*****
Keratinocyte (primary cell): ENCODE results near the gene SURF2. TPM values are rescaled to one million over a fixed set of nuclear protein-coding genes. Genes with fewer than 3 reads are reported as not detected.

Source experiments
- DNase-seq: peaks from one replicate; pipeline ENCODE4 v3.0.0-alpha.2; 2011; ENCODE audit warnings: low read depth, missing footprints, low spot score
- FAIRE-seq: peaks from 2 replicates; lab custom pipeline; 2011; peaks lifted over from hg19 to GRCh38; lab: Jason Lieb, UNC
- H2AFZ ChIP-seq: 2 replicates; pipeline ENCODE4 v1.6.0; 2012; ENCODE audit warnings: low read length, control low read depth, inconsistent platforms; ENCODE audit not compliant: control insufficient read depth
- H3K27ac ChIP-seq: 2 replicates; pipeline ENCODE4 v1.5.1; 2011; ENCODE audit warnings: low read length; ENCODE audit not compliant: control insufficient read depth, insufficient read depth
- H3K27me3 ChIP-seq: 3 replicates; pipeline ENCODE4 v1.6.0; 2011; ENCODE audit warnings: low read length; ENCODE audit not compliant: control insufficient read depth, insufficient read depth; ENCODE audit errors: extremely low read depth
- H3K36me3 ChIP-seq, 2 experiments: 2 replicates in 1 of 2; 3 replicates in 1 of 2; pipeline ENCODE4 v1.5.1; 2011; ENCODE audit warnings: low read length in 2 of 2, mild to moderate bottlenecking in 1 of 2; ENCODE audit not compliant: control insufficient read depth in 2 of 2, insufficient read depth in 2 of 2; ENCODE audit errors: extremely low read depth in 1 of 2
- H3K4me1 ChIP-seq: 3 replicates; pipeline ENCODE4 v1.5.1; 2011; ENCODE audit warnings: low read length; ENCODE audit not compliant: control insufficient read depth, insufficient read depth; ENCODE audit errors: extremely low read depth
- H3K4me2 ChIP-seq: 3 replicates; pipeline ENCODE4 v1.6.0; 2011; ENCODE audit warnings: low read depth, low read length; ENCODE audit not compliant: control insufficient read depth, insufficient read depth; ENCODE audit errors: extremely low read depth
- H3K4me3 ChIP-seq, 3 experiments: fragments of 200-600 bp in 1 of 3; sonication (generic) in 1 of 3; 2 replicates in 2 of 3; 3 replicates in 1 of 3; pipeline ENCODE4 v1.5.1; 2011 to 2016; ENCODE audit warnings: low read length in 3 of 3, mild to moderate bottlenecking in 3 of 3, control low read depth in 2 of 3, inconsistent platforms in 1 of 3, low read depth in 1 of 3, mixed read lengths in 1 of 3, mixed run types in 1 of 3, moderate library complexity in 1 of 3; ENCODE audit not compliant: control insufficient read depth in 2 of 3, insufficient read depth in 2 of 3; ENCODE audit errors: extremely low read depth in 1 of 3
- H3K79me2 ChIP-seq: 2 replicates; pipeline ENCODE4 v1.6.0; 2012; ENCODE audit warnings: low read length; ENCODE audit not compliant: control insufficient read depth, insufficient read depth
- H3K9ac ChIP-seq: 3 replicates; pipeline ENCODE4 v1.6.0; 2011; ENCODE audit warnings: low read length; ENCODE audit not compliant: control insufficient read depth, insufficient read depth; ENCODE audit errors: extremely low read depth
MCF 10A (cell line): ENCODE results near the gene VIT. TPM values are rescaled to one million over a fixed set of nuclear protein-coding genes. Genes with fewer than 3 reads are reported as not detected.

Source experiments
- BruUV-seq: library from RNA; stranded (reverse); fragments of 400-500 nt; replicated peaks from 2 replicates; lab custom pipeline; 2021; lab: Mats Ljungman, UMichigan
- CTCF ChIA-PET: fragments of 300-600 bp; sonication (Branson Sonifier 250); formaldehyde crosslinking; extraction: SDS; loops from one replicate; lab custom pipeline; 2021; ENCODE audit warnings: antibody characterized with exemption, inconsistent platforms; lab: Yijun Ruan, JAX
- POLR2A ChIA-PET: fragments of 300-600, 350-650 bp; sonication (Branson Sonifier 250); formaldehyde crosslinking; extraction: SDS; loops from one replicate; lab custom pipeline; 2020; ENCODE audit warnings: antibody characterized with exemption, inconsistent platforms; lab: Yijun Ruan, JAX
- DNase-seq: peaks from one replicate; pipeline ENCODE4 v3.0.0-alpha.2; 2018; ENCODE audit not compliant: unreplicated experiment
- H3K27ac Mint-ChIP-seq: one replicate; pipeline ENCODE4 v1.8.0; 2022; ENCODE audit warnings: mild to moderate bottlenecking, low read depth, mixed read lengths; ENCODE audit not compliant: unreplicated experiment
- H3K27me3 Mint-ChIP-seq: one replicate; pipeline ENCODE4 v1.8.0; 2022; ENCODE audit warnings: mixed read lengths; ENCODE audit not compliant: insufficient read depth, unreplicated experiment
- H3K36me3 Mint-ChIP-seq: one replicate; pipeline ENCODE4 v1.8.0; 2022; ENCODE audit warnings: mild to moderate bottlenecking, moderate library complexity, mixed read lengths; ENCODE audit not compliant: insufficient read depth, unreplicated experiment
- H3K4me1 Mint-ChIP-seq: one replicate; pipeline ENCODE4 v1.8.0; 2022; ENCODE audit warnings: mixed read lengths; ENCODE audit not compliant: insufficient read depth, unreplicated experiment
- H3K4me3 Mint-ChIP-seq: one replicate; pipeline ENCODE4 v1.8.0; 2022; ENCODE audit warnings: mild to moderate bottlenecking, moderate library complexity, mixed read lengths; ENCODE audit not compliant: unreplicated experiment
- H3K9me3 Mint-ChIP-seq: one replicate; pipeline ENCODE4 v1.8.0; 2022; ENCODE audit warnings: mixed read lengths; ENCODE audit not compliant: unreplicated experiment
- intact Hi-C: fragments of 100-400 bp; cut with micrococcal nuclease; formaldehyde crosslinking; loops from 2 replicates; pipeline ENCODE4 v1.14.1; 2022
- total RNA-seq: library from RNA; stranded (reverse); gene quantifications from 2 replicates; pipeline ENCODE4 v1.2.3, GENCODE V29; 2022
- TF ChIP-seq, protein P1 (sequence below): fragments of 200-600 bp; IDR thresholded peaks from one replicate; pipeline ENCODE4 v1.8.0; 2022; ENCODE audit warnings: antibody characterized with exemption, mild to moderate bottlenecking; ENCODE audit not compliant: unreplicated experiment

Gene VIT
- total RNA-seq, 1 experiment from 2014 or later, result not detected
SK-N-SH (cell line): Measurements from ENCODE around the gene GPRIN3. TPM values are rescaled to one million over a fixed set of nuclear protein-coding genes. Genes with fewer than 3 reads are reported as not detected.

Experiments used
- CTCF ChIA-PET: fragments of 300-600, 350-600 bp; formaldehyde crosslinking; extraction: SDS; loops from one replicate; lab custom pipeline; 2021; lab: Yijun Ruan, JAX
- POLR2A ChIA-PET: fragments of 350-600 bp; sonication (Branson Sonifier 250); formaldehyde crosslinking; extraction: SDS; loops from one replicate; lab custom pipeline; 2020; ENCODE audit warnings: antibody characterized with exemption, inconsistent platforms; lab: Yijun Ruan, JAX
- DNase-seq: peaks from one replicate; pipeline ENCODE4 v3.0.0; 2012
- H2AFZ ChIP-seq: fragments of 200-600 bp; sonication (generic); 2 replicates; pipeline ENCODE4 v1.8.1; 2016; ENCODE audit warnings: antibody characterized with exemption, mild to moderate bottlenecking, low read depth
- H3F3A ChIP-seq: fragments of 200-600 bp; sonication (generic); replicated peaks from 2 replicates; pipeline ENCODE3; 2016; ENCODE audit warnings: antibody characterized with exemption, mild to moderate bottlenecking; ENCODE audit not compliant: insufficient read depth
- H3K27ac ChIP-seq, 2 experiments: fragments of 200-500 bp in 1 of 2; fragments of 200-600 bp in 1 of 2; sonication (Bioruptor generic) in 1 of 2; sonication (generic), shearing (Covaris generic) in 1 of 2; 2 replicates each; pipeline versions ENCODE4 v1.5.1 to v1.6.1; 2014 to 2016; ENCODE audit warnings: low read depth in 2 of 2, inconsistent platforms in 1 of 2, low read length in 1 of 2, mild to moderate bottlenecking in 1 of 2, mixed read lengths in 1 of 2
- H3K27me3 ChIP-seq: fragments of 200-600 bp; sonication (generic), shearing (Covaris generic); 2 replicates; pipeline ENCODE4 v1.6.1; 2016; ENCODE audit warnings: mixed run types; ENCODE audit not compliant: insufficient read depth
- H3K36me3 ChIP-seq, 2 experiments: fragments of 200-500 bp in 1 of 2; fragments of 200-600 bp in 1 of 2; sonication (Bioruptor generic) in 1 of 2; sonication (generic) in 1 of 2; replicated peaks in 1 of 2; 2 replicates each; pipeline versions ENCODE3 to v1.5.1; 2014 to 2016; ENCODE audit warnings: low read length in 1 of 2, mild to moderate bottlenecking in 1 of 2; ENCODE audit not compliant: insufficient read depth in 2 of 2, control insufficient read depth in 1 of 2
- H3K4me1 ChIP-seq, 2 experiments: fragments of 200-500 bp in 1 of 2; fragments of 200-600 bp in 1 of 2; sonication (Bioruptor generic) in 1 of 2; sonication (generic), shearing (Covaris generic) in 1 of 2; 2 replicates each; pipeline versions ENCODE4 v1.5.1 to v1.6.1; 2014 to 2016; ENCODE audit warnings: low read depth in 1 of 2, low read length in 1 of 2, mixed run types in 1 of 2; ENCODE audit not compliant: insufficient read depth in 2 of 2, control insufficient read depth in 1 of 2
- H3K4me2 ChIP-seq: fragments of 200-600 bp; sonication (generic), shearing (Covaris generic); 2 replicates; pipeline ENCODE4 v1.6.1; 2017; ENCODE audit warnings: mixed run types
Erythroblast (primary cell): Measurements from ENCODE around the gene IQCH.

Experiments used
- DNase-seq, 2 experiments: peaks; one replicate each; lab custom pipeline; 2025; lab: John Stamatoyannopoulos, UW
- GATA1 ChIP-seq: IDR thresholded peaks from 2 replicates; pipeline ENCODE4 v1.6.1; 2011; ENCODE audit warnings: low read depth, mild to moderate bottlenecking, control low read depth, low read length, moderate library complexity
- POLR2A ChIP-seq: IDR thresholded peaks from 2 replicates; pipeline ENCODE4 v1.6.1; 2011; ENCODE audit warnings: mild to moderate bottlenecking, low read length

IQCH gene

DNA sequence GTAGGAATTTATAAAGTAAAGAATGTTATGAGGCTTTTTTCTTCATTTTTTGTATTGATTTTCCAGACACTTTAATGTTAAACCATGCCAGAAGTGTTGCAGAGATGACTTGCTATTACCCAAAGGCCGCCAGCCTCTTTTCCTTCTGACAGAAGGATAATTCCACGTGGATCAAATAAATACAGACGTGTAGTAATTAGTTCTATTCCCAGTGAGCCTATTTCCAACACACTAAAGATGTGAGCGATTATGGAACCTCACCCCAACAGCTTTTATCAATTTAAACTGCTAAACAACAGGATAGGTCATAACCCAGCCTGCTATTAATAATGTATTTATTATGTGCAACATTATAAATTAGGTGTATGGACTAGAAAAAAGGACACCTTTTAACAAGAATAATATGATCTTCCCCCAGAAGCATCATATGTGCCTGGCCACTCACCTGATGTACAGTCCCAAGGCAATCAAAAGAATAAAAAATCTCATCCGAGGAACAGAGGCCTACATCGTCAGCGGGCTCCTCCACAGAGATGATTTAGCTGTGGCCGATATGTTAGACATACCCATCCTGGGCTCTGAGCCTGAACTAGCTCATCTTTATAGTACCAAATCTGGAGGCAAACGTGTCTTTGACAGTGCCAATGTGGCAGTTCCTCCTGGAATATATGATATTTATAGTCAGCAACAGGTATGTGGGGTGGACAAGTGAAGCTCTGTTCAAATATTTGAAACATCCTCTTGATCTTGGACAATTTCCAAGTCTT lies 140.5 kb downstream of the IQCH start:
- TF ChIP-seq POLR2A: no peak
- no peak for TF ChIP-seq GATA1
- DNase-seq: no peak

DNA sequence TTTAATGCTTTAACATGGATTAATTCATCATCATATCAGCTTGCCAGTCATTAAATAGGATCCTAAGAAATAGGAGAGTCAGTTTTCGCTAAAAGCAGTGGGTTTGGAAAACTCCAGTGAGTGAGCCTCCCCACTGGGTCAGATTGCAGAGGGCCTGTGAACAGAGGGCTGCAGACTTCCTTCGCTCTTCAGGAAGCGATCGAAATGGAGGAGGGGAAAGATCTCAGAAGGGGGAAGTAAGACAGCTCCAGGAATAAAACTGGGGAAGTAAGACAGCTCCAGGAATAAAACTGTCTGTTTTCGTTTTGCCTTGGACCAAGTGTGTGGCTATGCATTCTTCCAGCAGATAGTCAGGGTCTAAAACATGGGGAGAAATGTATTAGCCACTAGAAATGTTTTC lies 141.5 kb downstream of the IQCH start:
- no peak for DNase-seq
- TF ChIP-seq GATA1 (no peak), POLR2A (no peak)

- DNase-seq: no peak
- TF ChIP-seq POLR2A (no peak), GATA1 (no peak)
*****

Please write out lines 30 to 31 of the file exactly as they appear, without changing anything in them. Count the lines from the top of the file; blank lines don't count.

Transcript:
- total RNA-seq, 1 experiment from 2014 or later, result not detected
SK-N-SH (cell line): Measurements from ENCODE around the gene GPRIN3. TPM values are rescaled to one million over a fixed set of nuclear protein-coding genes. Genes with fewer than 3 reads are reported as not detected.